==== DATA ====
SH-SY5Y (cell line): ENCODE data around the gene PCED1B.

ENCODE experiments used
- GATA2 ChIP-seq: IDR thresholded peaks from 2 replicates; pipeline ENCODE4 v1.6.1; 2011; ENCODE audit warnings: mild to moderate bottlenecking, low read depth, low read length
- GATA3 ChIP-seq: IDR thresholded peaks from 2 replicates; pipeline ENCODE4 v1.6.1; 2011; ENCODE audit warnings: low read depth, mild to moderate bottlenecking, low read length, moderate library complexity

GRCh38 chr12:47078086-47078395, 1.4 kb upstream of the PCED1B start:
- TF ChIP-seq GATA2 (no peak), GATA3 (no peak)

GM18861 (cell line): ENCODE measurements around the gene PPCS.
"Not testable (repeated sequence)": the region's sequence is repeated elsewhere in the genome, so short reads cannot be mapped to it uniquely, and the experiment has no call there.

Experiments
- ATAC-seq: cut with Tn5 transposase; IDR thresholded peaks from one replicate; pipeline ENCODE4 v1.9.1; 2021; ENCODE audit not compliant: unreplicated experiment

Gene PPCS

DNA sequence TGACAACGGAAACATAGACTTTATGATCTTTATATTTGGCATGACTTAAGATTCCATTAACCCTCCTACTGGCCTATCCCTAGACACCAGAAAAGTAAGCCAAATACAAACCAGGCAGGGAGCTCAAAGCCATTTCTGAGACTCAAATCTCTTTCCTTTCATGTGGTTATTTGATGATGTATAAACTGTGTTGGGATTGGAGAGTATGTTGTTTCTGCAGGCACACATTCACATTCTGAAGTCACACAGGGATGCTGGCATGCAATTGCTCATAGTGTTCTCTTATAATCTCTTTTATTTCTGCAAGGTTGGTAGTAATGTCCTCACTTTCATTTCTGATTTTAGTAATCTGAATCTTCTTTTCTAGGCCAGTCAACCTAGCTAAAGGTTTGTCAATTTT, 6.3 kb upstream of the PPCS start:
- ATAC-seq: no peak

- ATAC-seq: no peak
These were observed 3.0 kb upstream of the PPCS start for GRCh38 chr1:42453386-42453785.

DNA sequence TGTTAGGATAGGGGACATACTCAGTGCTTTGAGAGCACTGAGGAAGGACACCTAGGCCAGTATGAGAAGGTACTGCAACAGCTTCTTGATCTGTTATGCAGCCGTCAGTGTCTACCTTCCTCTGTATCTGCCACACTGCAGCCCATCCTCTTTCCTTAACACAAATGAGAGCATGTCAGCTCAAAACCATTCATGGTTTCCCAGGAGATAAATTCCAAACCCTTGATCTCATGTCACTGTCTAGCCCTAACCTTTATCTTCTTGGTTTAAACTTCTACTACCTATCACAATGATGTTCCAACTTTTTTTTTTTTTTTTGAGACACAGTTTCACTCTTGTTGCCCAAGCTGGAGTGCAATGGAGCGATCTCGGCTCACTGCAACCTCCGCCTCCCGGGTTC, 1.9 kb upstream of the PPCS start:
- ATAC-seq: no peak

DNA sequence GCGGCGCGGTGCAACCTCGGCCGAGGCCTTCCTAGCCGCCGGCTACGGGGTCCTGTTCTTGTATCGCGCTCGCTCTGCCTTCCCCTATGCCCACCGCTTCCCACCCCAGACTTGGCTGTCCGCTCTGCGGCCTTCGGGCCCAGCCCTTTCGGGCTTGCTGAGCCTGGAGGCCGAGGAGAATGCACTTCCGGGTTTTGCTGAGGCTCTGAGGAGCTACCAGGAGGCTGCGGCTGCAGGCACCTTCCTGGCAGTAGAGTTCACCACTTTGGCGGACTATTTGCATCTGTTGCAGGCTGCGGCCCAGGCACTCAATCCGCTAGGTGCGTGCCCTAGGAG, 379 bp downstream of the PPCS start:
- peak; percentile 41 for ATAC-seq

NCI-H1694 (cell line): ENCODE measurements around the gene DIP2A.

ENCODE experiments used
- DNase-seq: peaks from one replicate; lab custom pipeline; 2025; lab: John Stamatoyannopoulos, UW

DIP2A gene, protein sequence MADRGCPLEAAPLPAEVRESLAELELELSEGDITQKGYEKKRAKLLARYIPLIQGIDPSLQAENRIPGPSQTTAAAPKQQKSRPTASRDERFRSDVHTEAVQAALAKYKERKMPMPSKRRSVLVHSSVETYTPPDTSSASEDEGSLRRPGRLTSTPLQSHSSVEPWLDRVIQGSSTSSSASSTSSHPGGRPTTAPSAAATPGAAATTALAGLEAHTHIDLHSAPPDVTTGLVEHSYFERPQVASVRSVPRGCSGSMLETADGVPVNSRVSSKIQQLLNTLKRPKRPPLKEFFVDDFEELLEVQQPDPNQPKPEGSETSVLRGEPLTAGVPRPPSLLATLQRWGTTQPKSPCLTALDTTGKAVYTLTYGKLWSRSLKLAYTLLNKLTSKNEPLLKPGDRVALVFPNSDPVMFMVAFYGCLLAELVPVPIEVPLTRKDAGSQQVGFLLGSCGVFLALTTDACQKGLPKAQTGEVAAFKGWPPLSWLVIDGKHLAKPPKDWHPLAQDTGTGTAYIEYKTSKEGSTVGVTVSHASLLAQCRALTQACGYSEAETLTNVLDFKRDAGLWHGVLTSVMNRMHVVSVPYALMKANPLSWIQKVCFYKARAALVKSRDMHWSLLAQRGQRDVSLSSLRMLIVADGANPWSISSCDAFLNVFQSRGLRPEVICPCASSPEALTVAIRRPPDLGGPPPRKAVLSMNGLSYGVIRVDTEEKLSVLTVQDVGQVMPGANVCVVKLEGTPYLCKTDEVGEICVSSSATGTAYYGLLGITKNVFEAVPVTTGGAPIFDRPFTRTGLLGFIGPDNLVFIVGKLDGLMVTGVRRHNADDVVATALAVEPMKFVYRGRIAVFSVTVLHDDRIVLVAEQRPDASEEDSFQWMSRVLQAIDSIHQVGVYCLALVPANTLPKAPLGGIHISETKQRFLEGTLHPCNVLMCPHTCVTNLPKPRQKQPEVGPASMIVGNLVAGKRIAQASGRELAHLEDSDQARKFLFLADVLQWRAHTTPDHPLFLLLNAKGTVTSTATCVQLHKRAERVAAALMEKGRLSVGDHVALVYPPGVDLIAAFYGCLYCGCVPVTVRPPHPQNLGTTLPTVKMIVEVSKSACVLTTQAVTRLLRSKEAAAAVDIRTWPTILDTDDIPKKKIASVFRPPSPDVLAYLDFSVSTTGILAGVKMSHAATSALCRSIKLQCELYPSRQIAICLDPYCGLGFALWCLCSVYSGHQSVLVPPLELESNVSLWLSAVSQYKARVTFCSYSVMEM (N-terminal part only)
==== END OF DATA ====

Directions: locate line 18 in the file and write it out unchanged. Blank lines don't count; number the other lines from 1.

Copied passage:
DNA sequence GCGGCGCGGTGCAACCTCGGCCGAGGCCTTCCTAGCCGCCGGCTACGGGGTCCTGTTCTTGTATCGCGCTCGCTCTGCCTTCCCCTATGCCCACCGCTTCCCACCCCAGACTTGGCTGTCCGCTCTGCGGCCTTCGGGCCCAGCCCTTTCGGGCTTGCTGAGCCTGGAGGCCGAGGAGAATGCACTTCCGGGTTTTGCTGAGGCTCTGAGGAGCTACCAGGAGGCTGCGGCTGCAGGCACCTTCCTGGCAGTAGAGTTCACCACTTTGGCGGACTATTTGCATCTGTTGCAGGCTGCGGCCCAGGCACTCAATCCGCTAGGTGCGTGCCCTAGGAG, 379 bp downstream of the PPCS start: